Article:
All Watercolor Techniques For Painting A Classic Portrait
Step 1: Sketching Techniques
To paint a good portrait, it’s best to work using a live model, or if that option isn’t available, then make sure you have a good picture – one that has the person’s features at a good angle and with great shapes within their features. Also, make sure the lighting is optimal; not too bright so the colors are bleached out, but not too dark so you can’t determine features clearly. Here, Steve uses a black-and-white picture of Theodore Roosevelt. You can use the same one by printing a copy here.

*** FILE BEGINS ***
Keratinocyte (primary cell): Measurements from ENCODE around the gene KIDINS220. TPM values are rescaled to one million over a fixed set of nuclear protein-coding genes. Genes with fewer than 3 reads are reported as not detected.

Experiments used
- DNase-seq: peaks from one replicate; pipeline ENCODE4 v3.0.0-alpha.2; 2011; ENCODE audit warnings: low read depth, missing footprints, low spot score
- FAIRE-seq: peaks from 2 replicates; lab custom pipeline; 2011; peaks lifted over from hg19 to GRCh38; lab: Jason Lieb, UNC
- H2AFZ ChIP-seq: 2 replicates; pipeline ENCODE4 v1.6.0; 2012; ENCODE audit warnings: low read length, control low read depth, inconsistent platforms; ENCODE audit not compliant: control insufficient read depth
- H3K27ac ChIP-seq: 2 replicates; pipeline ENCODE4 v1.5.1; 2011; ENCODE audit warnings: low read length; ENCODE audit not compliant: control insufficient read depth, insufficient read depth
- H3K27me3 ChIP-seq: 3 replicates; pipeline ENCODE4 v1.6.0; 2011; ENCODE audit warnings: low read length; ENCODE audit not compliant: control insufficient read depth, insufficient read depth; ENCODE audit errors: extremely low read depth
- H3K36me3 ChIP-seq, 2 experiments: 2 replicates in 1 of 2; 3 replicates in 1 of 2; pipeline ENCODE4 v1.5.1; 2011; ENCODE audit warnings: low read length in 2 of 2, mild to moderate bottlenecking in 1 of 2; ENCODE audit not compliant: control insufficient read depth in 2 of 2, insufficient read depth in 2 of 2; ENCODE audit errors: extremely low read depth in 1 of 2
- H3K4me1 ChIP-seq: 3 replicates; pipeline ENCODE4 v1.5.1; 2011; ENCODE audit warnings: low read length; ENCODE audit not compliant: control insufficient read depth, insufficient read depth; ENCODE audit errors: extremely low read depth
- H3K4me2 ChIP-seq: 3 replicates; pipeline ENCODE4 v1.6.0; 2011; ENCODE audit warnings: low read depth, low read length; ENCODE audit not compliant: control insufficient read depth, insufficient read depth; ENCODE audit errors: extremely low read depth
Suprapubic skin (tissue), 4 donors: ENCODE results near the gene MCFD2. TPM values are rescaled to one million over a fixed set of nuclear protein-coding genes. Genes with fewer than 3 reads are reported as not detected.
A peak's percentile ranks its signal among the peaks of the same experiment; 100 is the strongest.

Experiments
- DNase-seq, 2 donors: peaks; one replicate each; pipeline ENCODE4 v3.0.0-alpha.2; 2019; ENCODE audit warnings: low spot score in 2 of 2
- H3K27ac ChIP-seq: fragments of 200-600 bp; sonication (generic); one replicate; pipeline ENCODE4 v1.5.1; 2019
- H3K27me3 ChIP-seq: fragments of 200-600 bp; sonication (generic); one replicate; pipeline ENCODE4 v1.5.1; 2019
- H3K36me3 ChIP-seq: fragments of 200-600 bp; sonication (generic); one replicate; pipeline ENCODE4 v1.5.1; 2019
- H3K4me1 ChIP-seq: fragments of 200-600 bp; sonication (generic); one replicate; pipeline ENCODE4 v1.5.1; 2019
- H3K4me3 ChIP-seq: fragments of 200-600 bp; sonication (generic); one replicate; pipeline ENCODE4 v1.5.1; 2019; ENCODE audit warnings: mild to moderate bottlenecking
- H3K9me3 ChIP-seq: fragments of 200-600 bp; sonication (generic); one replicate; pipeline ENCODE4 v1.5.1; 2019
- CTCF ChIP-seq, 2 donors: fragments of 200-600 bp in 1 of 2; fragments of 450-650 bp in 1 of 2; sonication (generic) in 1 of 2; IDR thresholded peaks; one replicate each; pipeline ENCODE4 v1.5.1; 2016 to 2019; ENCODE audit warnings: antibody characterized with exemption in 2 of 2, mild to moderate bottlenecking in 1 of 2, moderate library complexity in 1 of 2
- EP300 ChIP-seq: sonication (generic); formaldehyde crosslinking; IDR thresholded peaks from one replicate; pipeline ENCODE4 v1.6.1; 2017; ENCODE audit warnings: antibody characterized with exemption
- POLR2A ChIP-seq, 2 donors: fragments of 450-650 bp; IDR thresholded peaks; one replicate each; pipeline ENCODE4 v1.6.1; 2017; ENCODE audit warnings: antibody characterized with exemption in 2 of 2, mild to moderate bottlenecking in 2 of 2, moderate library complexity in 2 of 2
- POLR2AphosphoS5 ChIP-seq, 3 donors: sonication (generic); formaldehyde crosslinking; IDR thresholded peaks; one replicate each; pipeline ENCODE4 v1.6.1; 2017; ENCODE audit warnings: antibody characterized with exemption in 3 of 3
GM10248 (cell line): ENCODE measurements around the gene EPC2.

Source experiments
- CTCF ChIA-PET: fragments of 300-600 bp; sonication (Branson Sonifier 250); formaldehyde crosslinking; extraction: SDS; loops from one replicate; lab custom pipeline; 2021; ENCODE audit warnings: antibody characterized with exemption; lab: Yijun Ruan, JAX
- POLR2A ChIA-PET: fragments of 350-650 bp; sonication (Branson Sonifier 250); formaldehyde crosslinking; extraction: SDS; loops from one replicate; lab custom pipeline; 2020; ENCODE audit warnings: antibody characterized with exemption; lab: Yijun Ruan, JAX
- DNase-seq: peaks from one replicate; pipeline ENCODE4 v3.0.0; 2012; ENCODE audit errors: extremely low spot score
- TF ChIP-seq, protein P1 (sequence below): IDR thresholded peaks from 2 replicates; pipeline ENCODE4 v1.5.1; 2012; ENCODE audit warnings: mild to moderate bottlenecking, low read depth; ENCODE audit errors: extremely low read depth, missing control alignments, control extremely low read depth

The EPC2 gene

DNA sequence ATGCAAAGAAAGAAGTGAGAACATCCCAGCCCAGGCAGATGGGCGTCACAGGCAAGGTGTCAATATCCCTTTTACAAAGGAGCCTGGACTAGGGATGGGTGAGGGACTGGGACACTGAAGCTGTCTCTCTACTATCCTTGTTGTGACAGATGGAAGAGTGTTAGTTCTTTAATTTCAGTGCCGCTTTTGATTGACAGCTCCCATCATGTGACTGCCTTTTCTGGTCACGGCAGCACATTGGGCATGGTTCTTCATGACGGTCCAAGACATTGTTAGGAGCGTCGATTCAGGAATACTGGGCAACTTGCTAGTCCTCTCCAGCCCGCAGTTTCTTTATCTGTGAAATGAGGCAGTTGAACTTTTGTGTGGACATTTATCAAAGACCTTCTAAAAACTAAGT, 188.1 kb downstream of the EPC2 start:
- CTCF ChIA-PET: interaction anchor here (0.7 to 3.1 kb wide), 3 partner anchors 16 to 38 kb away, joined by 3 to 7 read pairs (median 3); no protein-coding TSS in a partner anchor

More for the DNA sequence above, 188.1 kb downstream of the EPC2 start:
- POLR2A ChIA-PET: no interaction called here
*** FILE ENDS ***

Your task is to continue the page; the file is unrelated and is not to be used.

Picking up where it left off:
Start by lightly sketching the basic lines using an HB or 2B pencil. Keep it simple, take your time, and keep measuring the distance between facial features to get the proportions right (you can use your thumb or pencil). Study the shapes created by the hat, clothes, and facial features to get the best results before adding details, including shapes of cast shadows, to the drawing. Clean up any extraneous lines with a kneaded eraser before continuing.
Below is a close-up of Steve’s drawing: